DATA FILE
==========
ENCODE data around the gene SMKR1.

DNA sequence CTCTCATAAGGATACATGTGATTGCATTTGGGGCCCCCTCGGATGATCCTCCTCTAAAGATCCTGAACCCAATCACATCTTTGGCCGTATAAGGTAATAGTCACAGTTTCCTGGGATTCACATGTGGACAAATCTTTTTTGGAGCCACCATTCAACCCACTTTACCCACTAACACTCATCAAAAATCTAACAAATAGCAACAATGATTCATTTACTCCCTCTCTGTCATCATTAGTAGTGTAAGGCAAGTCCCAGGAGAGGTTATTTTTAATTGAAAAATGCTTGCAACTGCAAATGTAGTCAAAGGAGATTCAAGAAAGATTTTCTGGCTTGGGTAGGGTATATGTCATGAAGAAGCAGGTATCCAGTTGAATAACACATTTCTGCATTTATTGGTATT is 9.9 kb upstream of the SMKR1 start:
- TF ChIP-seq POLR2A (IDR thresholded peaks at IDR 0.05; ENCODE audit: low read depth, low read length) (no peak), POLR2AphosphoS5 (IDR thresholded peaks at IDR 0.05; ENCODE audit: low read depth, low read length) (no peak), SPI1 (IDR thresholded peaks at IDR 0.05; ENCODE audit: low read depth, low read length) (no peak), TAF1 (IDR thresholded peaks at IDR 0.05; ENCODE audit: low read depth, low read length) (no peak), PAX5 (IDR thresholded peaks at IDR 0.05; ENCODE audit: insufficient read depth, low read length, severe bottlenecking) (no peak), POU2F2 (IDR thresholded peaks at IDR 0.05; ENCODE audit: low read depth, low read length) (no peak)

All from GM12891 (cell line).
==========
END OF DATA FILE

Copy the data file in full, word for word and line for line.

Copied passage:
ENCODE data around the gene SMKR1.

DNA sequence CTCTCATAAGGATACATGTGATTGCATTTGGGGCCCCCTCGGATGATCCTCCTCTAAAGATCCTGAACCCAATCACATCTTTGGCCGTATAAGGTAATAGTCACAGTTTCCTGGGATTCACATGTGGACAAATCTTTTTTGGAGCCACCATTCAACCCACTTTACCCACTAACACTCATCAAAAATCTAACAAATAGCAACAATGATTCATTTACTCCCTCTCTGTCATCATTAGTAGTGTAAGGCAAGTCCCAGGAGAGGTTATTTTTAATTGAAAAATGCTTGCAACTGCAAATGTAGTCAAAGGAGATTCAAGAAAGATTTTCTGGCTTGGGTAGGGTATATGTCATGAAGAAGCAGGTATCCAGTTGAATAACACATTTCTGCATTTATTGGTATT is 9.9 kb upstream of the SMKR1 start:
- TF ChIP-seq POLR2A (IDR thresholded peaks at IDR 0.05; ENCODE audit: low read depth, low read length) (no peak), POLR2AphosphoS5 (IDR thresholded peaks at IDR 0.05; ENCODE audit: low read depth, low read length) (no peak), SPI1 (IDR thresholded peaks at IDR 0.05; ENCODE audit: low read depth, low read length) (no peak), TAF1 (IDR thresholded peaks at IDR 0.05; ENCODE audit: low read depth, low read length) (no peak), PAX5 (IDR thresholded peaks at IDR 0.05; ENCODE audit: insufficient read depth, low read length, severe bottlenecking) (no peak), POU2F2 (IDR thresholded peaks at IDR 0.05; ENCODE audit: low read depth, low read length) (no peak)

All from GM12891 (cell line).